The Metro Council will decide Wednesday whether to send Mayor-President Kip Holden’s $748 million capital improvements tax package to East Baton Rouge Parish voters this November or stop it.
The tax plan, which proposes a combination of sales and property taxes, is expected to be the first item of discussion at the council’s regularly scheduled meeting at 4 p.m. in the Government Building.
It will include comments from Holden and a public hearing.
Councilman Trae Welch said he doesn’t think Holden has the votes, especially since he has changed nothing nor offered any concessions since two weeks ago when the council initially voted to kill the proposal.
Welch also said he has since met with Holden, for the first time to discuss the tax plan, and Holden refused to budge on any issues.
“He said, ‘I’m not going to debate it, no change’ ’’ Welch said.
“But this is the same thing he’s done twice before, and it’s failed twice before,” he said.
He said he agrees there are infrastructure problems in the parish, and thinks the council would be more likely to support a bond issue later on if it was involved earlier in the process and allowed to offer suggestions and feedback.
On July 27, Holden’s tax and bond plan was on the council agenda to be introduced but the council voted 9-3 to delete the item with the intention of killing it before it could be debated by the council or a public hearing could be held.
Election items can be placed on a council agenda without introduction, which is why Holden was able to put his tax plan before the council again.
This is the last council meeting before the deadline to ask the state Bond Commission to place items on the November ballot. Holden needs seven of 12 votes to send the tax proposal to voters.
He has said his administration is responsible for the tax package, and he will not allow council members to alter it.
Councilwoman Alison Gary also said she does not expect the public hearing will sway her opinion.
“At this point, I’m not intending to change my stance on it. I think we should just table it for now,” Gary said.
She said recent feedback from her constituents in the past weeks has reinforced her position.
Gary also said she expects the most pressing infrastructure needs in the parish, such as high-risk bridges slated for replacement in the tax plan, should be folded into the regular budget.
“We need to further prioritize, and use what we have to start chipping away at some of this stuff,” she said.
Mayor Pro Temp Mike Walker said he will ensure that Holden and the public are given as much time as needed to speak.
He also said he will not be changing his vote.
“The mayor’s insistent on bringing it back up again, so we’ll allow him to speak,” he said. “Then everything we could have done will have been done up to this point.”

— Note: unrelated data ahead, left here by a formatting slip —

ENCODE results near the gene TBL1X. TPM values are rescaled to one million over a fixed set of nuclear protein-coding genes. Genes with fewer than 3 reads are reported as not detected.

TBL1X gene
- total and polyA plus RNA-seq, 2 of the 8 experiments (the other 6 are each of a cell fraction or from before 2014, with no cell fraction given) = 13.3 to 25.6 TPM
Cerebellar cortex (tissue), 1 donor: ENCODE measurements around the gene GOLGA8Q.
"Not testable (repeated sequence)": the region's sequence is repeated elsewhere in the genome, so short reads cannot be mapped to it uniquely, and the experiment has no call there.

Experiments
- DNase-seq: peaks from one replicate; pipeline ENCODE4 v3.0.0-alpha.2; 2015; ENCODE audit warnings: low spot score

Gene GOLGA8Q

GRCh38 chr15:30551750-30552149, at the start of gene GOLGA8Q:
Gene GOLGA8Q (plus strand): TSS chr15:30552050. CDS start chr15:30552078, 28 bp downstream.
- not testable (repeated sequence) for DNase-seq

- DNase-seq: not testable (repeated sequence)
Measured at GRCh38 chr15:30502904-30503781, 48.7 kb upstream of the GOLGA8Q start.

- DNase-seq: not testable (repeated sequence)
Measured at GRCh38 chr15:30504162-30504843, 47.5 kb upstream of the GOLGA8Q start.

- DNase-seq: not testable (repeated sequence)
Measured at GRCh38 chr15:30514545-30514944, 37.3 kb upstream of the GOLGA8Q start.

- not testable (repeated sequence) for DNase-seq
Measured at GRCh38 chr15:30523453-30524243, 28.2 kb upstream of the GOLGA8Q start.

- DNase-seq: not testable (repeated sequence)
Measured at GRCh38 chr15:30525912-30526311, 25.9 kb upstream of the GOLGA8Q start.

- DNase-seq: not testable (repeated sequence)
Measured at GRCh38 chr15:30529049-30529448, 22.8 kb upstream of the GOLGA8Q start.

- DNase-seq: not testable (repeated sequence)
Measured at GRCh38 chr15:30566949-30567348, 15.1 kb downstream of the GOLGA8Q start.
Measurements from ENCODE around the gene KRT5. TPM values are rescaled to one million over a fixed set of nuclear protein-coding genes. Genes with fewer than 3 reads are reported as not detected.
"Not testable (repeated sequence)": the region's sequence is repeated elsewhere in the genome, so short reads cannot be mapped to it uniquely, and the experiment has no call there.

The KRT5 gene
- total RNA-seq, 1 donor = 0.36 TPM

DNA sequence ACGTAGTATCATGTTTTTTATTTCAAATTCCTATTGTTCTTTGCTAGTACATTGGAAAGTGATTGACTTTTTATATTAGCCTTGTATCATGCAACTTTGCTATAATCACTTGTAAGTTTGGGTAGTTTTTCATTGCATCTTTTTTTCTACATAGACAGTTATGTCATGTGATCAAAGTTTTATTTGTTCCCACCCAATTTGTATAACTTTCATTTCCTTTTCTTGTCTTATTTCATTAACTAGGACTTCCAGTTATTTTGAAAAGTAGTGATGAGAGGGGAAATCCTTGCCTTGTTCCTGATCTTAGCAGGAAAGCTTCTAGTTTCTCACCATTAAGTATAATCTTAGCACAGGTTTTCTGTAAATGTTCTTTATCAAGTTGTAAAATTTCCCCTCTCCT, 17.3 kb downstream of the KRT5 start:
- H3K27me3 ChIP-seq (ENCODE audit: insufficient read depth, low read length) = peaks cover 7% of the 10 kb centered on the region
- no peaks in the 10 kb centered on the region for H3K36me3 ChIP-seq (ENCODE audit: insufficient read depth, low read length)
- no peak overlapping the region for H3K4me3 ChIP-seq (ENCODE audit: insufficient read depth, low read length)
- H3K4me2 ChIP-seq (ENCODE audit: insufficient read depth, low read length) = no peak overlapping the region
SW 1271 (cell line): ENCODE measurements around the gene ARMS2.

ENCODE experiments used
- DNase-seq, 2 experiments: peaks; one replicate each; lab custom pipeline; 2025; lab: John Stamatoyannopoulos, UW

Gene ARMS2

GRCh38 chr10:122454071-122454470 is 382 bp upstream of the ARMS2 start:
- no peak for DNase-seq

“But my vote will be the same, you can rest assured of that,” Walker added.
Walker said he expects a good turnout from the public to speak on the matter.
Among those who plan to attend is Baton Rouge Tea Party President Mike Thibodeaux, who opposes the tax plan.
“The bond issue as written is too bloated and way too expensive,” Thibodeaux said.
Infrastructure needs of the parish should be better prioritized within the current city-parish budget, he said.
One official said he hopes the council lets voters decide.
“People need to put politics aside a little bit and focus on the needs of our parish,” said Van Mayhall, who serves on the board of commissioners for the Downtown Development District and is a vice chairman of the parish Redevelopment Authority.
The voter-approved Green Light Plan, a half-cent sales tax funded road improvements plan, is a good example of a successful bond issue that has benefited the parish, Mayhall said.
“The administration and the city council have been good stewards of those funds,” Mayhall said. “And without those Green Light bonds we wouldn’t have gotten the road improvements and congestion improvements we’re getting.”
Mayhall, also chairman of the Baton Rouge Area Chamber’s crime issues council said the parish will benefit from the public safety initiatives in the proposal, such as a new Parish Prison, a juvenile services facility and a shared headquarters for the Sheriff’s Office and city police.
The council also will consider another item Wednesday to create a committee of mostly parish law enforcement officers who will evaluate what is needed to improve crime fighting, then offer a financing plan, which will likely involve a separate tax plan.
Early discussions of the committee were born out of the expectation that the mayor’s tax plan, which included public safety buildings, was dead.
The committee, if approved, is expected to consider the needs of the District Attorney’s Office, and the various law enforcement agencies, including municipal police departments and the Sheriff’s Office.
In the past week, Holden has reached out to both District Attorney Hillar Moore III and Sheriff Sid Gautreaux, following criticism from council members that the two were not included in discussions about the most recent proposal.
Gautreaux said he had a “productive dialogue” with the mayor and was able to discuss some concerns about the inadequacies of the proposed Parish Prison size.
Gautreaux said no deal was struck, and ultimately he would prefer the public safety improvements be considered under the law enforcement panel proposed by the council.
Moore, who asked last month for funding for his office to be included in the tax plan, said Holden signaled he would support a tax election for the District Attorney’s Office to yield $5 million a year, in addition to another $5 million from the city-parish budget.
Moore said he will not seek a property tax for his office this year, as he has previously indicated.
He said he still would like to participate in the law enforcement committee and be included in a comprehensive public safety package.